Interestingly, she said that neither country ever contacted her to play for them. Italy’s new national team coach Antonio Cabrini—the former 1982 World Cup winning defender for Italy, seems to be very focused on building a squad primarily from the Italian women’s league—Serie A—based on comments he has made to coaches and the media. At the European Championships this summer in Sweden, he called in only four players from abroad (two of them goalkeepers), two from Switzerland and two from Germany, and not bringing in long-time Italian–American goalkeeper Anna Picarelli, now with Pali Blues.

Argentina, qualifiers at Women’s World Cups in 2003 and 2007, have been surpassed of late as the No. 2 team in CONMEBOL to Brazil by Colombia. Argentina’s women’s program needs funding and direction to develop and is still primarily reliant on amateur players; it is not ready to be fishing for diaspora. Still, both countries might revisit their recruiting policies towards diaspora once they realize the talent that could have helped their programs advance.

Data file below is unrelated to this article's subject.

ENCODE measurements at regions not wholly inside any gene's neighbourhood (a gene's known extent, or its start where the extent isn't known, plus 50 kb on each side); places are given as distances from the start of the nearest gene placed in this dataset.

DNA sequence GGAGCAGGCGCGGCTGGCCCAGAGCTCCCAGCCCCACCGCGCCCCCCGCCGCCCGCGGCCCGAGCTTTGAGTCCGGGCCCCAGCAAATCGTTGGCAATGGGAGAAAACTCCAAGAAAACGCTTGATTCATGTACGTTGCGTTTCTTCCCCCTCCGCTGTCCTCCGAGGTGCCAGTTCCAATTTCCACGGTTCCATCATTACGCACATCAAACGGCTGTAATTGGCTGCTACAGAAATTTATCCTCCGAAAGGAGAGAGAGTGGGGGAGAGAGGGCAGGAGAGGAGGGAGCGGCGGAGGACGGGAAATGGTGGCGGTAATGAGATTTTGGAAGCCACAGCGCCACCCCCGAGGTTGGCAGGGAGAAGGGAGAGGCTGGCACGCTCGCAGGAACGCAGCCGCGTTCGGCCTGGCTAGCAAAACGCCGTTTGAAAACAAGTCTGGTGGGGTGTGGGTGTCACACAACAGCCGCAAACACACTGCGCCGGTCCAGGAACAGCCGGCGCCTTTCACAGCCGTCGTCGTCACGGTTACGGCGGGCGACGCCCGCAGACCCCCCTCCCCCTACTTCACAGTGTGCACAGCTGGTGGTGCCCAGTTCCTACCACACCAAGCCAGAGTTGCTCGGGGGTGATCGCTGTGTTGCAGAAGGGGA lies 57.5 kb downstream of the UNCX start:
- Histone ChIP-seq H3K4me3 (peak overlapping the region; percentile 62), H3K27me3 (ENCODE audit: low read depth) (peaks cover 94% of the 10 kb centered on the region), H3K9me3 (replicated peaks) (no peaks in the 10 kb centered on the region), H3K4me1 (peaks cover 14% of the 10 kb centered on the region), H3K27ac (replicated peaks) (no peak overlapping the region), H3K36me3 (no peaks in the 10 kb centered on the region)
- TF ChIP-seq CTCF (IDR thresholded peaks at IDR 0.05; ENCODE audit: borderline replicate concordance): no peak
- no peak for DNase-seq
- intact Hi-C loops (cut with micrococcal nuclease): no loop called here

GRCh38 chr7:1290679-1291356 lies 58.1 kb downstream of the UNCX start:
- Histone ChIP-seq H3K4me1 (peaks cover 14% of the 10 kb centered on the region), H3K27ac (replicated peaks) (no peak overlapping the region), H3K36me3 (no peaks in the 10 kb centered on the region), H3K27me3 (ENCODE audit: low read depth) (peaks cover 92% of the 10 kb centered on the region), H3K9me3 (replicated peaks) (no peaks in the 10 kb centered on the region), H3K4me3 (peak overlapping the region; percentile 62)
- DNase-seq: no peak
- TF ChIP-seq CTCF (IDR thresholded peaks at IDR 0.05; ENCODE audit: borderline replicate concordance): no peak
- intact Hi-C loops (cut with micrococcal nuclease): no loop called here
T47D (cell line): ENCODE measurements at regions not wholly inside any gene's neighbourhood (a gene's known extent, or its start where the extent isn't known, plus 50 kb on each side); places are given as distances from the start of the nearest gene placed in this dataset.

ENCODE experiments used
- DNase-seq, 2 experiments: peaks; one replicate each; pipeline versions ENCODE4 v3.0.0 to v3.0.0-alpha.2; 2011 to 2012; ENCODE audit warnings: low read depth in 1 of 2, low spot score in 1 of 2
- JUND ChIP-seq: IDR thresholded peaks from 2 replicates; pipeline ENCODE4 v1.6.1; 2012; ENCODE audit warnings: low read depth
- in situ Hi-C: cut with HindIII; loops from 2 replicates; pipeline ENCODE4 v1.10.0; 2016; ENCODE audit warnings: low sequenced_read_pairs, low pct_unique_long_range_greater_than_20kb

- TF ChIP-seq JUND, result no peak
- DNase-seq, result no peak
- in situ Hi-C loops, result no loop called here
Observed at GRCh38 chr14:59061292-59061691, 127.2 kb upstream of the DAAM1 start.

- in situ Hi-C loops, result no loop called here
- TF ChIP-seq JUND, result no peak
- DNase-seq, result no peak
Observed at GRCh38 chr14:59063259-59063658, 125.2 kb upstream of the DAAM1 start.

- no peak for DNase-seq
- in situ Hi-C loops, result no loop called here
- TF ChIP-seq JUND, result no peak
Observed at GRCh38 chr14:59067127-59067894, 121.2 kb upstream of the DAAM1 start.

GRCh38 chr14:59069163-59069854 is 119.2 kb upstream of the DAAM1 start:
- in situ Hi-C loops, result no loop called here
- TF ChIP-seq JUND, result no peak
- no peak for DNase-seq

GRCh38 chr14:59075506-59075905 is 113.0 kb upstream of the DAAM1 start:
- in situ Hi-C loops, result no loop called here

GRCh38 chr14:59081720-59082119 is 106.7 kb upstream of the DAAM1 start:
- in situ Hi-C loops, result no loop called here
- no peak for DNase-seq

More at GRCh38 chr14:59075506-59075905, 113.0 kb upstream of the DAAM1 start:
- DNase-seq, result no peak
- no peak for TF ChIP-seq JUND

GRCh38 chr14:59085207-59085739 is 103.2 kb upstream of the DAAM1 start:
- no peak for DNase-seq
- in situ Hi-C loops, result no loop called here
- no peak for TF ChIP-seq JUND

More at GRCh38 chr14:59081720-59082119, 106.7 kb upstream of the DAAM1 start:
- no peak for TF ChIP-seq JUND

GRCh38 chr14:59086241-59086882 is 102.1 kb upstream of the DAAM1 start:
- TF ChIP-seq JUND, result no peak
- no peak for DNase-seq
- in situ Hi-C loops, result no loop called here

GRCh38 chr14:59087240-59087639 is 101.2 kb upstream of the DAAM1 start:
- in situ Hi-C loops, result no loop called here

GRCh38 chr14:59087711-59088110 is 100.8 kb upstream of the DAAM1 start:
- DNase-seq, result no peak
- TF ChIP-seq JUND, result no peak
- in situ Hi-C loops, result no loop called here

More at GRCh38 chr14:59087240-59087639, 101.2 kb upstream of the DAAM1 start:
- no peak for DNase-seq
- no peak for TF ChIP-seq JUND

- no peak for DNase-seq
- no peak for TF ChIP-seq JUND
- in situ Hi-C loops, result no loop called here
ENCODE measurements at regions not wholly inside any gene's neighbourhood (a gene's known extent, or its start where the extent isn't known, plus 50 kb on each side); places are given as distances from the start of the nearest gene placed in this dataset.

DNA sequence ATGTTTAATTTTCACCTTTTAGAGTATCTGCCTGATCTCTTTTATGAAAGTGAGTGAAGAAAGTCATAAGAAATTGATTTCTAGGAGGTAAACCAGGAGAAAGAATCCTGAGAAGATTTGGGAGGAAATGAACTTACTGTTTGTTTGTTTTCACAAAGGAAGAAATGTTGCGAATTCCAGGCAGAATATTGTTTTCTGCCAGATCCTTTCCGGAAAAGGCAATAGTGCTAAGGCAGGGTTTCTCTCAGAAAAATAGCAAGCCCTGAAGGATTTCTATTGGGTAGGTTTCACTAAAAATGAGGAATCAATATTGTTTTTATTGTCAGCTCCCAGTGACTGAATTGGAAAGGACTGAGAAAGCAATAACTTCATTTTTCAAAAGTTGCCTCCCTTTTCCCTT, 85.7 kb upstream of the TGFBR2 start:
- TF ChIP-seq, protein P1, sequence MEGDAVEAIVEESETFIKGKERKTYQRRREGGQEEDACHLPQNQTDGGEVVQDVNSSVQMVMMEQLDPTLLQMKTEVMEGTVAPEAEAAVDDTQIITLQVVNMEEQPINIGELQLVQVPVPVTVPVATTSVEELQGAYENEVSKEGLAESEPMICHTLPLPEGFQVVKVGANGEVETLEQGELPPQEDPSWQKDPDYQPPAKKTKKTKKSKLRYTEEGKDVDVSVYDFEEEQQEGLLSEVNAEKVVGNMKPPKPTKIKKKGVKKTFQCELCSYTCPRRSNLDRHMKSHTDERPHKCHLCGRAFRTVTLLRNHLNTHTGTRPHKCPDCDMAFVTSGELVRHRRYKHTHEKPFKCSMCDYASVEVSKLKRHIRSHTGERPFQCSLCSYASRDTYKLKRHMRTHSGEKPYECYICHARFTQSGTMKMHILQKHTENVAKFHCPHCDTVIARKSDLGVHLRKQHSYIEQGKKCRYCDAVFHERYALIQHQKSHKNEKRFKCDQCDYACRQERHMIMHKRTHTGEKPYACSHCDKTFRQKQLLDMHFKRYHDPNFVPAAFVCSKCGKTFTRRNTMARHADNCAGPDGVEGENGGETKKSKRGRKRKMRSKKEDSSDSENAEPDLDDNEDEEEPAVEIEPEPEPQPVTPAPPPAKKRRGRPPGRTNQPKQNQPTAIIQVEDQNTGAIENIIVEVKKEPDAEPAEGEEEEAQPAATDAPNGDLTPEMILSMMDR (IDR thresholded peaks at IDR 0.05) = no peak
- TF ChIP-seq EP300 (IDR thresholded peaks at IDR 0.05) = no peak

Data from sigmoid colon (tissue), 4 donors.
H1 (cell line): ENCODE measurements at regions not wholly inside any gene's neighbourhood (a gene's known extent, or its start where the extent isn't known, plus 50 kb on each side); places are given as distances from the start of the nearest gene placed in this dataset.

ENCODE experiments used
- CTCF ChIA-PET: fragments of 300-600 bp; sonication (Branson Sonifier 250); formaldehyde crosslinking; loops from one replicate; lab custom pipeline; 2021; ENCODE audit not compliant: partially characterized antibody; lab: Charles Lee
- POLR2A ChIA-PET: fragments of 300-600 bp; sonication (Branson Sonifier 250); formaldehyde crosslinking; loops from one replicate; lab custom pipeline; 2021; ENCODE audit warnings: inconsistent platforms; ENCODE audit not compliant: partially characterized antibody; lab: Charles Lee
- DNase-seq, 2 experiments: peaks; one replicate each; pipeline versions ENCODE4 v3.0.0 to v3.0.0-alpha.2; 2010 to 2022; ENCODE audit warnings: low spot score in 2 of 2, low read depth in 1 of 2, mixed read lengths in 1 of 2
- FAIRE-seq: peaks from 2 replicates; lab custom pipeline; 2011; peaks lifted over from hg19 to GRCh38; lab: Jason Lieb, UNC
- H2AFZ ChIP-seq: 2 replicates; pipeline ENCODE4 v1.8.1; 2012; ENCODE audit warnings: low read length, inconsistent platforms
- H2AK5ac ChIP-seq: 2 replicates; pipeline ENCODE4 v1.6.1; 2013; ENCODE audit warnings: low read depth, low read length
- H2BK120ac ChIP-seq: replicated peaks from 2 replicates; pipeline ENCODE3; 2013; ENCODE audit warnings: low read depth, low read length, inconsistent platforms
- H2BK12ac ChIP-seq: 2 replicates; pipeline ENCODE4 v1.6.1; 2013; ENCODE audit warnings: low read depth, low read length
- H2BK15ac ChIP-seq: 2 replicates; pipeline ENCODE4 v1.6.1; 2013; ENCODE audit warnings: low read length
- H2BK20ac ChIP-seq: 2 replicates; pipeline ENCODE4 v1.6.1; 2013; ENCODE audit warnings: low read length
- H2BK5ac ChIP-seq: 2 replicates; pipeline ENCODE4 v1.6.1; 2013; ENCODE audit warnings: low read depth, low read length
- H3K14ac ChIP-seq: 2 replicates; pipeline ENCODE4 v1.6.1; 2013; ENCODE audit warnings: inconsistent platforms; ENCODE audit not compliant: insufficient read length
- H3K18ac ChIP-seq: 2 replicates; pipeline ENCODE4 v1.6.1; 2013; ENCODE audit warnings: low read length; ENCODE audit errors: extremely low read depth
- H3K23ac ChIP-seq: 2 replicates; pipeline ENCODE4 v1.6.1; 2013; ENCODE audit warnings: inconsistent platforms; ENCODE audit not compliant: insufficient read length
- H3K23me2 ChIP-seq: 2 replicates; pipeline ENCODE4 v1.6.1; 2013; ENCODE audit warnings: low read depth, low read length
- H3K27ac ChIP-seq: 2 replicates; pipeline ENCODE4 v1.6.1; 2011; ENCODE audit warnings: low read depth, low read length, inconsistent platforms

DiBernardo became animated when discussing her goals after college, which include playing professionally.

“I want to play in the NWSL League here in America. I’ll enter into the draft and see what happens.” She said that she would be interested in playing overseas but not to the exclusion of NWSL—perhaps combining both, as FC Kansas City’s Erika Tymrak is doing with Bayern Munich, Portland Thorn’s Tobin Heath is doing with PSG and Seattle Reign’s Megan Rapinoe is doing with Lyon.

DiBernardo is a very skilled attacking midfielder who constantly sets the pace of play for the University of Illinois. Her passing skills are exquisite; she plays rapidly but is never rushed. Former Netherlands superstar Johann Cruyff once said that soccer was a game played with the brain, rather than with the feet. DiBernardo embodies that logic and would be an asset to any professional team that needs an intelligent player to guide midfield play.